What In The Hell Are Strings

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Strings are a data type that consist of a sequence of characters. The simplest way to think about strings is that they are text. Strings are usually formed by “putting quotes around some text” or by using a string function.

Strings come in two varieties. Terminated strings use a special character to signal the end of the string. This character is not allowed to appear in the string, as it would cause the string to end, leaving out the rest. Strings can also be implemented using a length field. These strings do not need a terminating character as the length of the string is stored with the string. In many languages you will not be able to tell which type of string you are using and it is usually irrelevant. However some languages, like C, require you to place the termination character manually.

Strings can use a variety of encodings for the characters contained within. The two most common are ASCII, which can represent 128 different characters, and Unicode, which has support for over 100,000 different characters and allows strings to hold non-English characters. Both forms of encoding are popular today, however most applications are moving toward Unicode characters as the need for international software grows.

One common problem with strings is representing characters that would otherwise be interpreted by the language to mean something else. For instance the string “Have you read the book “1984” by George Orwell?” would be interpreted as 3 expressions; (1) The string: “Have you read the book ” (2) The number: 1984 (3) The string: ” by George Orwell?”. This is obviously not what we want. In this case we would use an escape character to stop the quotes around “1984” from terminating the string. Our new string would look something like this (this may vary from language to language): “Have you read the book \”1984\” by George Orwell?”. In this string the ‘\’ character tells the language not to end the string when it sees the following “.


Terminology for Strings

Joining two strings together to form one string is called concatenation.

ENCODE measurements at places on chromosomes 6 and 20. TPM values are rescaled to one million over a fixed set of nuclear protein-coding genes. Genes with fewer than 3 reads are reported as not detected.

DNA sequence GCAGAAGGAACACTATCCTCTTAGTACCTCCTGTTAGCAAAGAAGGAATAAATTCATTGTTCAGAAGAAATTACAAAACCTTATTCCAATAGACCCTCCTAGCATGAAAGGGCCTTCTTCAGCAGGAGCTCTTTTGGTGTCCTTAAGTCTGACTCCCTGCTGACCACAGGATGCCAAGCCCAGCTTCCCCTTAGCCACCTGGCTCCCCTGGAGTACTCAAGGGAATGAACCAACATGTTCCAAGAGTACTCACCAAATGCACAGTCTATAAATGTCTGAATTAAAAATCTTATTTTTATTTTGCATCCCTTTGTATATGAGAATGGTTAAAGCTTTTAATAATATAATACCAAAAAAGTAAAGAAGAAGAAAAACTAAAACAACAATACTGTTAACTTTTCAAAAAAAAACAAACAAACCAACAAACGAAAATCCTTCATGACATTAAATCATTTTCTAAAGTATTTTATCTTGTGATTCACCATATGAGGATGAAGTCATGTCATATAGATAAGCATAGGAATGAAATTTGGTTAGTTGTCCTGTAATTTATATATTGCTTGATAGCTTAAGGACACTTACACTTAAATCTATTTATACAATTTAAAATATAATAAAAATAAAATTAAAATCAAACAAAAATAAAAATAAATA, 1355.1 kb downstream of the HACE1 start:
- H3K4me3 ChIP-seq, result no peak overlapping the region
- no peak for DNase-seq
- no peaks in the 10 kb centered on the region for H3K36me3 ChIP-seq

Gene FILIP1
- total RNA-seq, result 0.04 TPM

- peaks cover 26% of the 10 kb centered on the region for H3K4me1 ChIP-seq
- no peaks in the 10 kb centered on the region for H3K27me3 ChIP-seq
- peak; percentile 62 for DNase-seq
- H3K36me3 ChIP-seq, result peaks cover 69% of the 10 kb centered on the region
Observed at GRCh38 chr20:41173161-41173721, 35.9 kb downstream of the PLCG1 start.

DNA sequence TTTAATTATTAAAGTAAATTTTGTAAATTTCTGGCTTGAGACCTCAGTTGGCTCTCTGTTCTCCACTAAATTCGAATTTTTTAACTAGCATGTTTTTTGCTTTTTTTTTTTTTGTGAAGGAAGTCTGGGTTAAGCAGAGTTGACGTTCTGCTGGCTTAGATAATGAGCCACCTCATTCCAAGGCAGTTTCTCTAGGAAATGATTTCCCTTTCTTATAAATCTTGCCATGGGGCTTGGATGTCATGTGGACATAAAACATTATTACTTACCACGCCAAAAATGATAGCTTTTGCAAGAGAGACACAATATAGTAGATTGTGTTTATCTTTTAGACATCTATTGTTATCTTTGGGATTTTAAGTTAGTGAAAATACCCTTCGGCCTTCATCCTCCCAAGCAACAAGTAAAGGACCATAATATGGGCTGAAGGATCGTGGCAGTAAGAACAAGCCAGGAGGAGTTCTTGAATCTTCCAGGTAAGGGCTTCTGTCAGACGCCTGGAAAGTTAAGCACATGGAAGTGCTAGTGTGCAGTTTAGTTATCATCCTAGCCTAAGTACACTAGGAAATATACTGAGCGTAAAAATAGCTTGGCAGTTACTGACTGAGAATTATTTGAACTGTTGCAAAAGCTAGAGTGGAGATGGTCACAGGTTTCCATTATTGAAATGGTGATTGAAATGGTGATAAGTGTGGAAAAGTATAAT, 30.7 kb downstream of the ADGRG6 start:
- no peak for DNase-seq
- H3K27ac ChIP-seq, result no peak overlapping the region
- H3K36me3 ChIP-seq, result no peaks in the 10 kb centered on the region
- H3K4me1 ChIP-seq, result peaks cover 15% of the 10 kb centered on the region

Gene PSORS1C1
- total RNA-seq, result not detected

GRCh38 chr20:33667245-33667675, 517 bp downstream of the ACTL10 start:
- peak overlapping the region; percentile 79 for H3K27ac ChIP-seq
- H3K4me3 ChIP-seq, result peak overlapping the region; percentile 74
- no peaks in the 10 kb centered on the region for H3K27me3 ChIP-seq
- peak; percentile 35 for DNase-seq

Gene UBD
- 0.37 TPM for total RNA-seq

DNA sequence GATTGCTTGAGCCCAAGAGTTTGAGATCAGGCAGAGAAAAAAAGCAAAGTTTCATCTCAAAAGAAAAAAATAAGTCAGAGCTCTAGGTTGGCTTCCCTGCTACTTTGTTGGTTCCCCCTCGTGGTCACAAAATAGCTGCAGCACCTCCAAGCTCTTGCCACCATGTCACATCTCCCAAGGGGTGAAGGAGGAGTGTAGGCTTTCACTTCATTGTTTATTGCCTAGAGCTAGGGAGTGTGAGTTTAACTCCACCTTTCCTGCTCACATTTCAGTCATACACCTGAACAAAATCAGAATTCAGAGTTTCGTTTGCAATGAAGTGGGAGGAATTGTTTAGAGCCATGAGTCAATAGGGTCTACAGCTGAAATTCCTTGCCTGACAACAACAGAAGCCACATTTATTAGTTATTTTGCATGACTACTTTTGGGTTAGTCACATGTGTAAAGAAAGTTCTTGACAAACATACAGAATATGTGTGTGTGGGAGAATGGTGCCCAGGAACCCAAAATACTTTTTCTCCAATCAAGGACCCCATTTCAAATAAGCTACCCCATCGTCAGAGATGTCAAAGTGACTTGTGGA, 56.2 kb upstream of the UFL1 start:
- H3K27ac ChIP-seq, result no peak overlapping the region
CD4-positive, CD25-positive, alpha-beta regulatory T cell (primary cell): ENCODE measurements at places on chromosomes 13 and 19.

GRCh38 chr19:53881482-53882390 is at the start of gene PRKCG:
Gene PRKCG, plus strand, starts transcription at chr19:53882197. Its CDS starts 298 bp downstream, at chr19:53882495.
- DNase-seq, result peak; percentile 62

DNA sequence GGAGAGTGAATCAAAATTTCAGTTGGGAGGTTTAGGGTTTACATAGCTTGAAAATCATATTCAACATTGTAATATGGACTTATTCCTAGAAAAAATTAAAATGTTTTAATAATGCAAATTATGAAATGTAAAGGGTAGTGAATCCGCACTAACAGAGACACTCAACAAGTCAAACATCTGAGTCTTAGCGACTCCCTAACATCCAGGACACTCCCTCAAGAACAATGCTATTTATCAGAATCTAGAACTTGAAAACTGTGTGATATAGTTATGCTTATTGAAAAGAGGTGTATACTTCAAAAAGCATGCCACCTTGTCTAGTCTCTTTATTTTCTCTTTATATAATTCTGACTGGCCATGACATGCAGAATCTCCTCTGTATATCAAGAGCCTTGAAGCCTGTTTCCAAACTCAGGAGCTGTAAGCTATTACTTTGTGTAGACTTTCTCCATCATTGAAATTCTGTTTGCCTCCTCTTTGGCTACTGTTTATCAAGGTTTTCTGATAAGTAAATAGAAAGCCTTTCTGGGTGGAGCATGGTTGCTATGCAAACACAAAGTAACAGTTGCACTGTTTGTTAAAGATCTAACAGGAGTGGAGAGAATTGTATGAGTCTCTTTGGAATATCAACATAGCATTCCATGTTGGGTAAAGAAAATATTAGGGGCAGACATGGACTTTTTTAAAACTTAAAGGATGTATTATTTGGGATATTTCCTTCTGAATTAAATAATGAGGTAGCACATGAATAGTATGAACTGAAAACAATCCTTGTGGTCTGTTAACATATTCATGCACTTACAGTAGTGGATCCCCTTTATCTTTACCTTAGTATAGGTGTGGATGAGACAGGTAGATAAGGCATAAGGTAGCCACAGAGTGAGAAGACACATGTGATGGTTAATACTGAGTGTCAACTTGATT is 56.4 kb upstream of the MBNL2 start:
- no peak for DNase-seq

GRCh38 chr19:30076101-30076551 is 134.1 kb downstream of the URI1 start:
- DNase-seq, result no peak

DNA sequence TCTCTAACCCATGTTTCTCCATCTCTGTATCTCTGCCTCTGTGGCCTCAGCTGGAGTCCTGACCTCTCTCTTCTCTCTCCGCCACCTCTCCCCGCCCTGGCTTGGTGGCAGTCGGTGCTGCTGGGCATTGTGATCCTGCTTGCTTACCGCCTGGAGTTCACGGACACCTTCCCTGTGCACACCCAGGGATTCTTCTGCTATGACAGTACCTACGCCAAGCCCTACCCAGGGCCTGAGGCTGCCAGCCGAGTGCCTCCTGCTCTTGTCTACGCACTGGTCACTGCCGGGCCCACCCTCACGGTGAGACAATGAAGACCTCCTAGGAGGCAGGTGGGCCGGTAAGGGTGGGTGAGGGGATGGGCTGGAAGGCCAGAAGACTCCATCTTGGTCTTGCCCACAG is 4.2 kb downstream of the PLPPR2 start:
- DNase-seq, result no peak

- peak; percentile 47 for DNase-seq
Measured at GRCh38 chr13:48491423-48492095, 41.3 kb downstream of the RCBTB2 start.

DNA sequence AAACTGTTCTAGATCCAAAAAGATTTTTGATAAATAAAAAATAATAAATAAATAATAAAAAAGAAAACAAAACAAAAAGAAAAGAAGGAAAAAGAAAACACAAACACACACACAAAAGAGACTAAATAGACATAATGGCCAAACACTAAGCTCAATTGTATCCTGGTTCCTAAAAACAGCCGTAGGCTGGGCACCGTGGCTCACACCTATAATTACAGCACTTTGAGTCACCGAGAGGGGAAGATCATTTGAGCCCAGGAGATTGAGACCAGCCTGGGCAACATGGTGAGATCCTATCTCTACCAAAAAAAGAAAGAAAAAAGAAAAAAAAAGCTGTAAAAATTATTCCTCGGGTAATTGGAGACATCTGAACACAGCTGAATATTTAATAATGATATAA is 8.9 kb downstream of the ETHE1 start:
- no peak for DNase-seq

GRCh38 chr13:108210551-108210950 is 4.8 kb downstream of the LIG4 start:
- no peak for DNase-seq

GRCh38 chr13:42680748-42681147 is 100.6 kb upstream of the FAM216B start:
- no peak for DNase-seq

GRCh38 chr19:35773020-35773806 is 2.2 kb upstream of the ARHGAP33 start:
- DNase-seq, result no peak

A substring is a part of a larger string. For example, in the string “Hello World” one possible substring would be “Hello”, and another could be “llo Wo”.

A literal string is a string that appears directly in the source code. Strings formed by “putting quotes around them” are usually literal strings in a language. To build a regular string you must usually use a string function. In languages with mutable strings it is usually not possible to mutate a literal string, even where it is possible it is almost never a good idea.  More information on string literals can be found here.



Strings in C are represented as a null-terminated array of characters. To create a string you create an array, fill it with characters and place a null character directly after the last character in the string. If you are using string literals to create a string you do not have to supply the size or the null character, the compiler will do that for you.

/* Create a string */
char s[6] = {'H', 'e', 'l', 'l', 'o', '\0'}
char sl[] = "Hello World"

/* Escape Character */
char e[50] = "Have you read the book \"1984\" by George Orwell?"

Strings in Python are enclosed in quotes. You can use one of three different quoting styles to create a string. Single quotes are useful when you have double quote characters in the string. Triple quotes allow you to place newlines in the string.

# Create a string
a = "Hello World"
b = 'Have you read "1984" by George Orwell?'
c = """Materials:
# Escape Character
d = "Have you read the book \"1984\" by George Orwell?"

Strings in Scheme are enclosed in quotes or created with the ‘string’ function. Newlines may be embedded in any string.

;; Create a string
(define a "Hello World")
(define b (string #\H #\e #\l #\l #\o))

;; Escape Character:
(define c "Have you read the book \"1984\" by George Orwell?")



The performance characteristics of a string will depend on the data type that is used to represent them. Most often arrays are used, however linked lists are somewhat common as well. Strings may also be either mutable or immutable which can have an impact on their algorithmic performance.

Because of these factors an accurate overview of the performance of strings cannot be given.  However in the vast majority of cases strings will share the same characteristics as arrays.

In the case of terminated strings implemented as an array the indexing time can still be O(1) however supplying an index greater than the length will access memory outside the string and, hopefully, cause an error. You may need to determine the length first to prevent this, which would be an O(n) operation.


What the heck is: a String
A great article on strings, much more in-depth than this one. Incidentally where I got the inspiration for this series.


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